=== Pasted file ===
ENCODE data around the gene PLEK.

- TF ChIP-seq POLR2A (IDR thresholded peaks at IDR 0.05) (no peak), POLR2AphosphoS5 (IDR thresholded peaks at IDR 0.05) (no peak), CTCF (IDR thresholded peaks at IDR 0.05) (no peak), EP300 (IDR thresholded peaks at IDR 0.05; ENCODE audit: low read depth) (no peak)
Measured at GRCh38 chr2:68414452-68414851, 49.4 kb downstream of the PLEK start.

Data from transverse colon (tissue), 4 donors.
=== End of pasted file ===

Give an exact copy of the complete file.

ENCODE data around the gene PLEK.

- TF ChIP-seq POLR2A (IDR thresholded peaks at IDR 0.05) (no peak), POLR2AphosphoS5 (IDR thresholded peaks at IDR 0.05) (no peak), CTCF (IDR thresholded peaks at IDR 0.05) (no peak), EP300 (IDR thresholded peaks at IDR 0.05; ENCODE audit: low read depth) (no peak)
Measured at GRCh38 chr2:68414452-68414851, 49.4 kb downstream of the PLEK start.

Data from transverse colon (tissue), 4 donors.